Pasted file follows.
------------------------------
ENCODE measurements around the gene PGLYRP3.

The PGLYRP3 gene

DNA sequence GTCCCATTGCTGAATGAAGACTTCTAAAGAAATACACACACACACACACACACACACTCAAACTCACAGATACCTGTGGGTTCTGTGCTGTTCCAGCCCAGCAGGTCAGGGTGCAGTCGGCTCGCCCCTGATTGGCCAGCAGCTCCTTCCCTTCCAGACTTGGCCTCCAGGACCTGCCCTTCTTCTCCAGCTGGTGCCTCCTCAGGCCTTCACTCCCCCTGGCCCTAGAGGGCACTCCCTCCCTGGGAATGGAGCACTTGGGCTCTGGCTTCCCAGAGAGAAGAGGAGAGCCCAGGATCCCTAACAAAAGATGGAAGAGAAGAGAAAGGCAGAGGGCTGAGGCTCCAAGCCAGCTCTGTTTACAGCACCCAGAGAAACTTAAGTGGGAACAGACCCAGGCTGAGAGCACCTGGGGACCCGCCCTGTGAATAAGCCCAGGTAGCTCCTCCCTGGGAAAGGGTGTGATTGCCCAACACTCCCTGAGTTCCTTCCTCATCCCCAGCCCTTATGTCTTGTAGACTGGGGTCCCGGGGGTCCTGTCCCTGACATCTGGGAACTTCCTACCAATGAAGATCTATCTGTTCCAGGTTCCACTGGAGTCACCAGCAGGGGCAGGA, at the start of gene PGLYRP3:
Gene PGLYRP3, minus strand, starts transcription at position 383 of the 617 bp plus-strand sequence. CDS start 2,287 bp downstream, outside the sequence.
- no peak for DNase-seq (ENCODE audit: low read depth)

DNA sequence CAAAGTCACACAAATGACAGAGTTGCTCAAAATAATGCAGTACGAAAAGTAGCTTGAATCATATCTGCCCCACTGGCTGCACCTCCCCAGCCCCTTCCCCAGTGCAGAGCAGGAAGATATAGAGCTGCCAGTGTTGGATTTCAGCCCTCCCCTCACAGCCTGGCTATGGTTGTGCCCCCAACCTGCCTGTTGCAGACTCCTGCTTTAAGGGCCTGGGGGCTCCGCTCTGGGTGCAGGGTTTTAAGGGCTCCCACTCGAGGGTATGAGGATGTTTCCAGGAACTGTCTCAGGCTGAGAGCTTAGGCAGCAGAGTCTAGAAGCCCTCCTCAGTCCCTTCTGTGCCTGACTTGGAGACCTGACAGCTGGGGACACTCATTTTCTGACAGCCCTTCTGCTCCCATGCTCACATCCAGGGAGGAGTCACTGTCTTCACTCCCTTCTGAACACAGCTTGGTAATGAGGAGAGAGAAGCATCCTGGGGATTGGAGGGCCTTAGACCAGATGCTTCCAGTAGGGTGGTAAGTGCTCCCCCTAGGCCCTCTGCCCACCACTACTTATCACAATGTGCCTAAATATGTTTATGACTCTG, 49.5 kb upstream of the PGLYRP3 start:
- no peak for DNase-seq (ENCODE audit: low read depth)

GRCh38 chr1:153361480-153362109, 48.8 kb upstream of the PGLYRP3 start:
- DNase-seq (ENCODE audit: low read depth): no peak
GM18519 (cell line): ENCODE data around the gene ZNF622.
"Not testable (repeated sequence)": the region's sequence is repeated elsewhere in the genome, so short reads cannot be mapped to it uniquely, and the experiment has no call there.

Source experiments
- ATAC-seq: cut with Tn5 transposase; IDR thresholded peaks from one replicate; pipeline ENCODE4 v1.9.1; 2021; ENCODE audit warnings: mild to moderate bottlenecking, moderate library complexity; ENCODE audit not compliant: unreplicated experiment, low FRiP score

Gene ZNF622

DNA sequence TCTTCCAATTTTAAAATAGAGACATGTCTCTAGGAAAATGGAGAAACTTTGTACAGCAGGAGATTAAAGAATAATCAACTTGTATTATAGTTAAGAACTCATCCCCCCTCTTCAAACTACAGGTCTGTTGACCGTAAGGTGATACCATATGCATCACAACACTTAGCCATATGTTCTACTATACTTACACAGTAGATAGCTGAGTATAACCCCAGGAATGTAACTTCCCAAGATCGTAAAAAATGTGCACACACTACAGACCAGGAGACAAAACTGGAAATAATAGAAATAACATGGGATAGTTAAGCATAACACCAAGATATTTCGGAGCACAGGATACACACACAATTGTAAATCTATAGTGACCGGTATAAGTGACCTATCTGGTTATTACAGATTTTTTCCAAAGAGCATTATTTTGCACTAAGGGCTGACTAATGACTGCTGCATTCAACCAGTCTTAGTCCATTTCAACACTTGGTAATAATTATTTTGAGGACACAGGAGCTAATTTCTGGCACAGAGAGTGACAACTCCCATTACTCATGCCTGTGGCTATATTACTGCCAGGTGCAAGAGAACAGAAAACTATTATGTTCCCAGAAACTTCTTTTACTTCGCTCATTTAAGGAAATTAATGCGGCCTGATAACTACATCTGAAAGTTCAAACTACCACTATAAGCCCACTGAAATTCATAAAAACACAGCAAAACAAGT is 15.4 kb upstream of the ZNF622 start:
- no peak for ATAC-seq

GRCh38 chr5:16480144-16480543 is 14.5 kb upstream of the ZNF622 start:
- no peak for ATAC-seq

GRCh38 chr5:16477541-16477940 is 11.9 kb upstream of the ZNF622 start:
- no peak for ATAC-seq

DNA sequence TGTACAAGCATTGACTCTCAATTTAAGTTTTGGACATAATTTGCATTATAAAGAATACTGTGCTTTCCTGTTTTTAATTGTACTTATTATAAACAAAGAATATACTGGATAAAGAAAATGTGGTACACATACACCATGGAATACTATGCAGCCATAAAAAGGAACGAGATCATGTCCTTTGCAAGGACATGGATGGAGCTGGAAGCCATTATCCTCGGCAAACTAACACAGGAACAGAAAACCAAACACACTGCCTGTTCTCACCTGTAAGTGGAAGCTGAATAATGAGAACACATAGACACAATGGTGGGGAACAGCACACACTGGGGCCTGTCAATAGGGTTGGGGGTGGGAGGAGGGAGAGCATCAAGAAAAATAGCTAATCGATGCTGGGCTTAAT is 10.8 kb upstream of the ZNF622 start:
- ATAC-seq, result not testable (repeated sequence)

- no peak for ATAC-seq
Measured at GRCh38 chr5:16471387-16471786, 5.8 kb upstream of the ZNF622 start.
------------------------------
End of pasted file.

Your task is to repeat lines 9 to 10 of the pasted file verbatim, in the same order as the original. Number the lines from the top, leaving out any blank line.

- DNase-seq (ENCODE audit: low read depth): no peak
GM18519 (cell line): ENCODE data around the gene ZNF622.